The Morning Report
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Thursday, Oct. 11, 2007 | City Attorney Mike Aguirre found himself on the other end of a loaded accusation Wednesday after an editorial in a local newspaper opined that he violated the city charter by accepting campaign contributions from six of his employees.
With the ink on The San Diego Union-Tribune editorial barely dry, the local Republican Party officials said they would seek to remove Aguirre, a Democrat, from office.
But local campaign law experts doubted the accusations lodged by the newspaper would stick. And, according to campaign filings, one of the Republican Party’s own accepted contributions from his employees as well.
Experts questioned whether the section cited by the newspaper applied to campaign activity and noted that it was in conflict with the city’s specific election laws, including a candidate guide released by the city’s Ethics Commission.
“I question the U-T‘s interpretation of this law. The law in my opinion doesn’t say that candidates can’t accept contributions from their subordinates,” said Jim Sutton, a San Francisco elections attorney whose past clients include Mayor Jerry Sanders, the conservative Lincoln Club and numerous Republican lobbyists.
The law in question, Section 218 of the city charter, appears to be a rather obscure one. Several campaign veterans interviewed for this story said they’d never heard of it.
The section states that: “No officer or employee shall solicit or accept any donation or gratuity in money, or other thing of value, either directly or indirectly, from any subordinate or employee, or from any one under his charge, or from any candidate or applicant for any position as employee or subordinate in any Department of the City.”
The city’s municipal code, which includes the election laws enforced by the Ethics Commission, forbids elected officials from soliciting contributions from employees, unless the solicitation part of a larger appeal made to “a significant segment of the public,” according to the Ethics Commission. But it doesn’t forbid employees from giving to candidates.
Pamela Lawton Wilson, an attorney with Wertz McDade Wallace Moot & Brower, said it’s impossible to know the charter section’s intent unless it’s been construed in a memo or court case. But she said there’s too much ambiguity between the charter and election laws to make a strong case against an elected official.
“I think you’d have a pretty tough road to hoe to prosecute someone on this,” Wilson said.
Indeed, campaign finance records show that Council members Jim Madaffer, Tony Young and Donna Frye all received campaign contributions from their employees as well. Madaffer is a Republican; Young and Frye are Democrats.
That it was Aguirre left fighting off a questionable accusation was an irony lost on few. The city attorney has earned a reputation for grabbing tidbits of information and rushing to accuse his adversaries.
The local Republican Party, which has stepped up its criticism of Aguirre as of late, was quick to react to the newspaper’s editorial, which suggested that Aguirre could be removed from office for his alleged transgressions.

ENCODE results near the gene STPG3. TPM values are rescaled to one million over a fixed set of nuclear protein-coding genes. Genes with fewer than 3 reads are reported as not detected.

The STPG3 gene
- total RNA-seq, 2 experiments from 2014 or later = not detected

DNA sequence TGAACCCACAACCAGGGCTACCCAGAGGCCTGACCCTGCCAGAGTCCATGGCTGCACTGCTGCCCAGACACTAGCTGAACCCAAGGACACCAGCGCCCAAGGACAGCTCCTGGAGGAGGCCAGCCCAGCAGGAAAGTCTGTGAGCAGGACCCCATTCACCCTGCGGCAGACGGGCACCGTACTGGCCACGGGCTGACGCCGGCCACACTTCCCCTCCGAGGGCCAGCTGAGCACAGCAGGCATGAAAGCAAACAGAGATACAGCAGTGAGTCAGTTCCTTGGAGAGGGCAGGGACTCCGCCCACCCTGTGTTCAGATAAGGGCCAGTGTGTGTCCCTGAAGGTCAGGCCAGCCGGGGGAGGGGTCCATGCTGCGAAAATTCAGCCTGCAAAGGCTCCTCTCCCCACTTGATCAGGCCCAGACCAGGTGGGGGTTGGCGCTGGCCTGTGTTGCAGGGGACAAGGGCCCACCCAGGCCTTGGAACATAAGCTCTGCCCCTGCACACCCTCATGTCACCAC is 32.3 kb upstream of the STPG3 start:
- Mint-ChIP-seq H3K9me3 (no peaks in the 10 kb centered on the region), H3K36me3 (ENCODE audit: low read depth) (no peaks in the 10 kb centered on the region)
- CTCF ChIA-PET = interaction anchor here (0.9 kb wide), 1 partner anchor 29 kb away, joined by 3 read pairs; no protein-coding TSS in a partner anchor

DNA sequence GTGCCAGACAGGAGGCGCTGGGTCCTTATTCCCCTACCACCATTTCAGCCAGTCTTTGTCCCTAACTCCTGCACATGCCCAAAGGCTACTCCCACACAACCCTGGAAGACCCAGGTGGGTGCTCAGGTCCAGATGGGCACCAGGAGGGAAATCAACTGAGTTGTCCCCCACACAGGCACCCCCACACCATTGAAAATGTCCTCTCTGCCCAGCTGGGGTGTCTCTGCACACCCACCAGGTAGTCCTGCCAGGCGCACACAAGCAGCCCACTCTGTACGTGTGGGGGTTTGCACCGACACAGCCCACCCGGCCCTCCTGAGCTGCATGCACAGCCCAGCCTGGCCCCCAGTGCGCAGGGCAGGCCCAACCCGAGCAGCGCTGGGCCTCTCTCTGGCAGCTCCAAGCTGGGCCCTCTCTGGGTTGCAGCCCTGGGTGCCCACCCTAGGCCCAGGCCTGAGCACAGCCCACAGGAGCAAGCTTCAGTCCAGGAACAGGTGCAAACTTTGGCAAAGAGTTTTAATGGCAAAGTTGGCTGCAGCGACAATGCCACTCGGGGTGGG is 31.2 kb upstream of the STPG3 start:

Just before 1 p.m., the party released a press release with the headline: “Complaint To Be Filed Today to Remove City Attorney Michael Aguirre from Office.”
Later in the day, party officials filed an ethics complaint with the city, which itself couldn’t get Aguirre expelled. They said a favorable finding from the Ethics Commission, though, could be used in an eventual push to get Aguirre removed.
The petition filed by the party alleges violations of charter Section 218, although the Ethics Commission can’t investigate violations of the charter.
The petition also notes that five of the six employees who gave to Aguirre’s campaign “were reported to have been given hefty salary increases just days after contributing to Aguirre’s political campaign fund.”
Theresa McAteer, the party’s special counsel, said she wanted to focus not necessarily on the fact that Aguirre accepted the contributions, but whether he violated ethics laws that forbid public officials from soliciting donations directly from employees. She said she didn’t have any evidence that he had.
“I think we’ve got more to go on than Mr. Aguirre has in most of his accusations,” she said.
They lashed at Aguirre for “violating the same ethics laws he purports to uphold” and assured that the complaint was not merely a partisan attack on the Democratic city attorney.
But they declined to answer whether they would similarly seek the ouster of Madaffer, a Republican who received a total of $375 from two of his staff members during his 2004 campaign for reelection. “We have no facts reported to us as we do with Mr. Aguirre,” McAteer said.
For his part, Aguirre dismissed the criticism, saying the charter section that the Union-Tribune and Republican Party were pressing him on was trumped by 1976 state legislation that allowed employees of elected officials to give to their bosses. The city attorney said the charter passage was one of the many areas of the city’s constitutional bylaws that were obsolete.
The five Aguirre aides who were called out in the editorial denied that the city attorney requested they give to his campaign.
“We were not solicited by anybody,” Executive Assistant City Attorney Don McGrath said. “I’m a Republican, I worked for Barry Goldwater, and I don’t believe in anything that they said.”
McGrath boisterously said he was considering suing editorial page editor Bob Kittle in response to the editorial.
The aides said they gave to Aguirre’s campaign because they supported him politically, and not because they were hoping for raises.
“I, like everyone else, have First Amendment rights,” Assistant Karen Heumann said.